Individuals conducting messaging research Photo by Sabrina Wong

Breaking Through the Noise

Research Effort Aims to Uncover How to Build More Support for Immigrants

Immigrant rights organizations, grassroots groups, and funders are combining in-depth conversations with quantitative research to find out what truly drives immigration opinions—and how to shift them.

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Anti-immigrant rhetoric, fear-mongering, and violence have reached epidemic levels. Many people are understandably concerned that our nation has become hopelessly divided on the issue of immigration. The perception is that each side in the debate is entrenched and immovable, with just a small group of people who haven’t made up their minds.

This view is based on the fact that most research into the public’s attitudes on immigration is based on opinion polls, which are flawed in many ways. For example, polls are incapable of assessing what is going on inside people’s heads when they are asked to answer basic questions. In addition, most polling focuses on specific issues such as citizenship for Dreamers and whether we should have a wall on the Southern border. But people’s thinking about immigration is not driven by opinions on specific policies; it comes from a much deeper place.

Without new research, it is going to be hard to break through the noise and build more support for the pro-immigrant cause.

Finding the Right Frame

Over the last 18 months, the Haas, Jr. Fund and nine philanthropic partners* have been working on an ambitious project to find an overarching frame for advancing and defending immigrant rights.

The project is being led by the California Immigrant Policy Center in partnership with grassroots groups in Fresno and Orange Counties in California and Nashville, Tennessee. These three communities were selected because of their growing immigrant populations, and also because their rural, suburban, and Southern locales offer broader lessons for similar, demographically changing regions.

The results to date—based on both quantitative research and in-depth conversations with more than 2,000 voters in California and Tennessee—are extremely promising and debunk many assumptions. These results also are lifting up solutions that can be exported beyond these three communities to other places around the country.

We’ve found, for example, that asking voters to talk about their feelings about immigration and immigrants without pushing an agenda has an exceptionally calming effect. Most people feel “talked at” and not “listened to” on immigration issues. Giving them the opportunity to talk and reflect on their beliefs is a chance for people to think more deeply, weigh all sides, and articulate their deepest hopes and fears.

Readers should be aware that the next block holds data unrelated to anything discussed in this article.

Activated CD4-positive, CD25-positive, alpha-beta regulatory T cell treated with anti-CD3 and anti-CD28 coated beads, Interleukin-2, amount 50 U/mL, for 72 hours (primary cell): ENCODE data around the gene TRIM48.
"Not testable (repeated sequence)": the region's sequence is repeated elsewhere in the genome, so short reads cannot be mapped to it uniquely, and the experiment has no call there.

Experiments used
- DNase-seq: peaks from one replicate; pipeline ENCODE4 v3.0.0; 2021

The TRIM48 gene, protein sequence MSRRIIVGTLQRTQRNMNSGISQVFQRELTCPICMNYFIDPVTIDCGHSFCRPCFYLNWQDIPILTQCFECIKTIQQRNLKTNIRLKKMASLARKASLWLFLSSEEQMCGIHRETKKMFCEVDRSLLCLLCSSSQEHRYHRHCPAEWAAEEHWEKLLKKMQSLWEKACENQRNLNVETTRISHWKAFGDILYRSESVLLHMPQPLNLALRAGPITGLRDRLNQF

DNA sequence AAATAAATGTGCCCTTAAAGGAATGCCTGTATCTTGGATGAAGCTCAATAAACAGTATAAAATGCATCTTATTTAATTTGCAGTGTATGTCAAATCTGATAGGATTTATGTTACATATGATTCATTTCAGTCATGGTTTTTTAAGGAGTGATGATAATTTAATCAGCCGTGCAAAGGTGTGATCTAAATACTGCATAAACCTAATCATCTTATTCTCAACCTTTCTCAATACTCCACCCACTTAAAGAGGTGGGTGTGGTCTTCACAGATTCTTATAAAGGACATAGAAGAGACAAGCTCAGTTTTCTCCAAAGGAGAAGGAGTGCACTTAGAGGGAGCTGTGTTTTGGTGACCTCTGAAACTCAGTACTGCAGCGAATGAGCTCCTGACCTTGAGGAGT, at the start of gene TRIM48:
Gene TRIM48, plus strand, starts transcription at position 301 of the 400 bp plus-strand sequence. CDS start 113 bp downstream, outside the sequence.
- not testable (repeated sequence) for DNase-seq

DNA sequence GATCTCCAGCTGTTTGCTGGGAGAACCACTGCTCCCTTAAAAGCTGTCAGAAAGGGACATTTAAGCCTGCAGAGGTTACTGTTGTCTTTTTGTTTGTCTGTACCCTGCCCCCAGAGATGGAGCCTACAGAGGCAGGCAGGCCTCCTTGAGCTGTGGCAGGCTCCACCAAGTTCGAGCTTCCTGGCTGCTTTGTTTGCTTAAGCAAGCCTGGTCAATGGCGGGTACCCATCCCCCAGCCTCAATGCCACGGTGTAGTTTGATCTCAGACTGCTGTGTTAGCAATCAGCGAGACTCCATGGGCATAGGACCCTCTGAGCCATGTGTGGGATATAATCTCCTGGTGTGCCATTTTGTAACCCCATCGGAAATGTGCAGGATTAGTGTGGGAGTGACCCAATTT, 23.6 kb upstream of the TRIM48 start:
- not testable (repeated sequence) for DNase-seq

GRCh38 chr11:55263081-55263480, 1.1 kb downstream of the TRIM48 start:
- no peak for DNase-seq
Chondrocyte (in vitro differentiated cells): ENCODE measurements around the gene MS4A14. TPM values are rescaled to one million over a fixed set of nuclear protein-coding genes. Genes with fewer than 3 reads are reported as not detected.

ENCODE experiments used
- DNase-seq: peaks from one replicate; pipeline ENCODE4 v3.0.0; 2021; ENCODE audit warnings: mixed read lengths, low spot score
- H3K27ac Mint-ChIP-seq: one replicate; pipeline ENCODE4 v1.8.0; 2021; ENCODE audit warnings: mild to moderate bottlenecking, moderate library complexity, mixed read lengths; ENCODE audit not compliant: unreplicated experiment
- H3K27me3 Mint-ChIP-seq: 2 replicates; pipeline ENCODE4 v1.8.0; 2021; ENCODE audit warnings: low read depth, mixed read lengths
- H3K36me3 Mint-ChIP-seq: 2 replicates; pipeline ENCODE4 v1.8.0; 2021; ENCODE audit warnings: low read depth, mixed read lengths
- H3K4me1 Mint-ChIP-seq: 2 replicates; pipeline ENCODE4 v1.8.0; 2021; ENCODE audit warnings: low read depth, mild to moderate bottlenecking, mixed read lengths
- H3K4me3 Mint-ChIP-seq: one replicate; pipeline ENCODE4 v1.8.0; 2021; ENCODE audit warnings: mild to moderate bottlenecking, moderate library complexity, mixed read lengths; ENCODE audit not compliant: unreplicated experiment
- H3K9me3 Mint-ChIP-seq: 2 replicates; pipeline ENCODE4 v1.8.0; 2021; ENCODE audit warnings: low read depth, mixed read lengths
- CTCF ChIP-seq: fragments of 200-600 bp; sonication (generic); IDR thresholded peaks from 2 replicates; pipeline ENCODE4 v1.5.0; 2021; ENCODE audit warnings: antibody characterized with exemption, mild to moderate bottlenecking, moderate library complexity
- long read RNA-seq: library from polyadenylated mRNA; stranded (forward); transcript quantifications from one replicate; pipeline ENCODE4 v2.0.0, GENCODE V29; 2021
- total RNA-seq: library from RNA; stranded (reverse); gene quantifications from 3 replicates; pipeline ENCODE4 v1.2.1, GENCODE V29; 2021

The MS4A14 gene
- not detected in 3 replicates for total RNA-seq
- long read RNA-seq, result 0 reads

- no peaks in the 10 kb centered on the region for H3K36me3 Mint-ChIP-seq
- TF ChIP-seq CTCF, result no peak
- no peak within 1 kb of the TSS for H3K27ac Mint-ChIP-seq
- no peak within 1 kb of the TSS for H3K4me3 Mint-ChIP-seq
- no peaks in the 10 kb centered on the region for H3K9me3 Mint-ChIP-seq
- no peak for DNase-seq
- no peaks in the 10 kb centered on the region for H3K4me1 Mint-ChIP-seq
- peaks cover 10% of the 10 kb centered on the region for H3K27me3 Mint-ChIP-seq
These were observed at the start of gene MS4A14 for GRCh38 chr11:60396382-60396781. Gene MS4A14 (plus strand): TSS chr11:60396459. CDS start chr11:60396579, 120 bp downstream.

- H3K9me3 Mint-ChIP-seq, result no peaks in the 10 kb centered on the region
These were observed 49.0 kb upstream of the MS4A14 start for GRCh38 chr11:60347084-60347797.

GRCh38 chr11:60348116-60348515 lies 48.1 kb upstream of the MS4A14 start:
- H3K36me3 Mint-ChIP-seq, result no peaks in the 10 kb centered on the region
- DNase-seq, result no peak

“A Game Changer”

We have learned that these conversations have had a remarkable impact in three key ways:

  • Building support for pro-immigrant solutions. For every 100 conversations, we have generated eight new supporters for pro-immigrant policies. To put this in context, it took eight years (2004–2012) of message testing and research for the LGBT movement to have a similar effect on people’s views of gay rights and marriage equality. Needless to say, shifting attitudes on immigration policy by eight points among the broader public would be a game changer for the immigrant rights movement in critical places across the nation.
     
  • Generating sustainable shifts in opinion. Equally important, the positive impact of these conversations on people’s opinions was extraordinarily “sticky”; remarkably, six of the eight people who became supportive of pro-immigrant policies remained supportive after three and six months. To put this in context, the impact of the most effective political TV ads persists for less than five days.
     
  • Changing attitudes among diverse voters. Finally, the conversations changed attitudes across many types of voters, with similar effects regardless of ideology, race, gender, and age. In other words, our research suggests there is a very large pool of potentially persuadable voters on immigration issues, as opposed to the common belief that the “movables” are in a relatively narrow band in the ideological center.

Going to Scale

We are now working to determine if and how these results can be replicated at the scale necessary to blunt the impact of ugly anti-immigrant attacks that will surely be deployed with increasing velocity during the 2020 election cycle. We also are exploring how to use the frames we are developing to catalyze near-term wins on pro-immigrant issues and to support long-term changes in attitudes and opinions. We’re testing videos with promising messaging approaches, using new technologies to target specific groups of voters, and experimenting with various ways to measure impact so we can conclusively and convincingly make the case for new kinds of conversations and appeals.

The Haas, Jr. Fund and our partners continue to test and refine messages and research approaches, with the goal of holding more conversations among different audiences in different locations. Funders and others who are interested in supporting this work, please contact Kimberly Serrano, the project’s manager, or John Govea at the Haas, Jr. Fund.

By shifting public opinion on immigration issues in a durable way, we can limit the impact of anti-immigrant rhetoric and unlock the path to a new federal immigration system that our country so desperately needs.

 

*The California Wellness Foundation, The Beacon Fund, Four Freedoms Fund, Luminate Group, James Irvine Foundation, The Dan and Margaret Maddox Charitable Fund, The Frist Foundation, The Healing Trust, Nissan Foundation

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